Neva Dinova : The Hate Yourself Change

Jeff Terich


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The world’s a shitty place, and I can’t wait to die

Jake Bellows, lead singer of Omaha’s Neva Dinova, has a penchant for writing songs about characters driven to their limits. Sad, angry or just plain tired, these derelicts are tragic figures, driven to their very ends, desperate and lonely. On The Hate Yourself Change, Neva Dinova’s second proper full-length album, Bellows spins eleven tales of people who have seen better parts of life and aim to pull themselves out of what could be the worst, even if it kills them, which some, even, would prefer. Like his contemporaries Tim Kasher and Conor Oberst, it’s likely that Bellows isn’t the unfortunate type he writes about, but damned if he doesn’t paint an ugly picture.

The haunting folky opener, “Hat O’er Eyes,” begins by introducing such a figure: “He wears his hat o’er his eyes/and he’s trying to keep it on/says he’s sick of living his life/and he’s tired of being alone.” Drenched in reverb, the song recalls My Morning Jacket’s more subdued moments, but the rocking “AHH” picks up the pace, sounding a little more like Grandaddy, with its fuzzy guitars and sweetly melancholy melodies. Another heartbreaking narrator emerges on “Yellow Datsun,” a more upbeat track, despite its darker undertones: “Now I ain’t gonna live/And I think that Doc knows why/I got morphine in my sleeves/got some stars in my eyes.”

As the album nears its center, the music slows down considerably, though the Hell-bent road trip tale “A Picture in Pocket” returns to more of a rock sound, albeit one heavily informed by Leonard Cohen. As haunting backing vocalists howl, Bellows moans “I can’t slow down, I’m headed straight into a burning town, on the interstate, I’m going down.” It’s easily one of the best on the album, though if I haven’t made it clear already, narrowing it down isn’t easy. As depressing as some of these tracks may be, they’re goooood. And the fact that they’re that emotionally draining just proves how effective a songwriter Bellows actually is.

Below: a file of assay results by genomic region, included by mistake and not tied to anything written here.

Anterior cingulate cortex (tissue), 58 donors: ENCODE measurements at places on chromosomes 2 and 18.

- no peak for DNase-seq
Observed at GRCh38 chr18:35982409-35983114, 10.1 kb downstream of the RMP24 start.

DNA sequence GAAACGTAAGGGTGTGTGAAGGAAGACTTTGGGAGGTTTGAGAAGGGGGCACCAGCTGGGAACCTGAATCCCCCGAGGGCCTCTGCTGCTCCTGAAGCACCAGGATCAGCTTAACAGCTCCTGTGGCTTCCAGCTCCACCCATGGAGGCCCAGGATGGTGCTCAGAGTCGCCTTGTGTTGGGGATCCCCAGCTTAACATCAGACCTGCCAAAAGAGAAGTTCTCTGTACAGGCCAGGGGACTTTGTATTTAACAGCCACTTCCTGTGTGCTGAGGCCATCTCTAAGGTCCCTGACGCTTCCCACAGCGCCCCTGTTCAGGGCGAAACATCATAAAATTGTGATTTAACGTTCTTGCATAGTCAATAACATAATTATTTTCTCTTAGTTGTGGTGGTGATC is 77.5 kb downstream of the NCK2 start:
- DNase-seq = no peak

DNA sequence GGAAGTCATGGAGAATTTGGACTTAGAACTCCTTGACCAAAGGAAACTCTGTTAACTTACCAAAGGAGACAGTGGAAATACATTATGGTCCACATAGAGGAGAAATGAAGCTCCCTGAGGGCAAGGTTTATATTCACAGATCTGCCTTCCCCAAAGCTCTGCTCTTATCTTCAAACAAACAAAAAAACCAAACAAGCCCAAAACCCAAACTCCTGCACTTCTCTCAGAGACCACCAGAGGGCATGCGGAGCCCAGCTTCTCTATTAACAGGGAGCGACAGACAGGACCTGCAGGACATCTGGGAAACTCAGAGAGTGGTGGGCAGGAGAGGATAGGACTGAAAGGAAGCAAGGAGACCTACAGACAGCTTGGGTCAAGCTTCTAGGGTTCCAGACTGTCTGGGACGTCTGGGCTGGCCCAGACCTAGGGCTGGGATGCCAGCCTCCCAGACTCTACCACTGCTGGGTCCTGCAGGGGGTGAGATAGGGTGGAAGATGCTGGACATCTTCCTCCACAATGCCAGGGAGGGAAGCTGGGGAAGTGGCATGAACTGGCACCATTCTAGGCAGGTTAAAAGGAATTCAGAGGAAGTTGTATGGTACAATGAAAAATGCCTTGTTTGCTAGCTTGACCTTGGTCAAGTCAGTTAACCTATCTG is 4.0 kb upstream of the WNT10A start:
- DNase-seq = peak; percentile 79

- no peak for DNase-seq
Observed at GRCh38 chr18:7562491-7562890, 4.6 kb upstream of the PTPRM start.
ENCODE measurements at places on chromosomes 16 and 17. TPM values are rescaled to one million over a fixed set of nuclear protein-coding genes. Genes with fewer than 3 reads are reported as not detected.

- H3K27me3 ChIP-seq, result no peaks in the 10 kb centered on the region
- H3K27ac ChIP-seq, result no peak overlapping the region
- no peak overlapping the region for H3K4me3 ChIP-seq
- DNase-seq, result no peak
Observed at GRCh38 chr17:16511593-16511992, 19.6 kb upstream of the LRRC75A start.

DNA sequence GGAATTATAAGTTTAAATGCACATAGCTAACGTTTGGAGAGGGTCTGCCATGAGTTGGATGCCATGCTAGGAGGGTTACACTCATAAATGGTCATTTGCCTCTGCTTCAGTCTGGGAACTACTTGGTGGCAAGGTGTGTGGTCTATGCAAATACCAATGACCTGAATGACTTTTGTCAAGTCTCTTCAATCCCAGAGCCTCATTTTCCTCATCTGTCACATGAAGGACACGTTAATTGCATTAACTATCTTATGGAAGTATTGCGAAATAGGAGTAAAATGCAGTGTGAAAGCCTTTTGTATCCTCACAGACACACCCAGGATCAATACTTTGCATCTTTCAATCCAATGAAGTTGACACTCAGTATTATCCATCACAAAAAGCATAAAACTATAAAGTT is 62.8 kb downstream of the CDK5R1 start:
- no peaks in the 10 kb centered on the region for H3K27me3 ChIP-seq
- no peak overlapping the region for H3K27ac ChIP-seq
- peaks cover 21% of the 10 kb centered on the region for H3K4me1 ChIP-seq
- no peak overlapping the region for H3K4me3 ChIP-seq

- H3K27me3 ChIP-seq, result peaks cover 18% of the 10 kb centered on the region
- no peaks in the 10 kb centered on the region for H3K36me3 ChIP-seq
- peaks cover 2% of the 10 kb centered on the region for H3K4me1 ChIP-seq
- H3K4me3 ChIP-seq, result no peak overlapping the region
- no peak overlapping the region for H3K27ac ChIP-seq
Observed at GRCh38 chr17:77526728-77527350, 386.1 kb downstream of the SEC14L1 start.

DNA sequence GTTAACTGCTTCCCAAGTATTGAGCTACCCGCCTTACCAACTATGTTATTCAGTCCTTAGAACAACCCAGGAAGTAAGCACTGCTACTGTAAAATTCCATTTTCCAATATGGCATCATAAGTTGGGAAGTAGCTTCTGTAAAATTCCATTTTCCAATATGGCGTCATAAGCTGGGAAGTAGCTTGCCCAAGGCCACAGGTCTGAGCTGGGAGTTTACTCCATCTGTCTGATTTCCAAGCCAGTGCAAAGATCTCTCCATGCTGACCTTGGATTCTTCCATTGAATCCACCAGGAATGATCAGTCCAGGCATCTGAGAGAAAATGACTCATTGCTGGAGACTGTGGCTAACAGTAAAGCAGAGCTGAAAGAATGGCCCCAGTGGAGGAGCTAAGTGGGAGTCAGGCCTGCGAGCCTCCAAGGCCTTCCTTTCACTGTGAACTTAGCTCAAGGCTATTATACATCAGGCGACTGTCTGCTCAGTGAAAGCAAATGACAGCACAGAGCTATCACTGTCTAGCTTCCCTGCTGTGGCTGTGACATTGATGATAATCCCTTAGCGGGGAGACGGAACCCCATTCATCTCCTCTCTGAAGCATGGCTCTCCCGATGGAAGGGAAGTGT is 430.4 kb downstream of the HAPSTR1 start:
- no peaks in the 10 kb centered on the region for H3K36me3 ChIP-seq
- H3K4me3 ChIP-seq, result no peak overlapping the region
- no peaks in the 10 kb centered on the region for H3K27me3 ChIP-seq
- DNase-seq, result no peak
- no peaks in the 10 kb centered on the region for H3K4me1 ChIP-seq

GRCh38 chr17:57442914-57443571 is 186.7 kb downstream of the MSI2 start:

The people that Bellows sings about may seem like they’re doomed, but they’ve got spirits just bright enough not to be. Just take a closer listen to Change. To paraphrase Oscar Wilde, they may all be in the gutter, but they’re looking up at the stars.

Now I ain’t gonna live, but I’ll race you to the sun, I can’t lose I’m gonna win in my yellow Datsun

Similar albums:
Dolorean – Violence in the Snowy Fields
Grandaddy – The Sophtware Slump
The Good Life – Album of the Year

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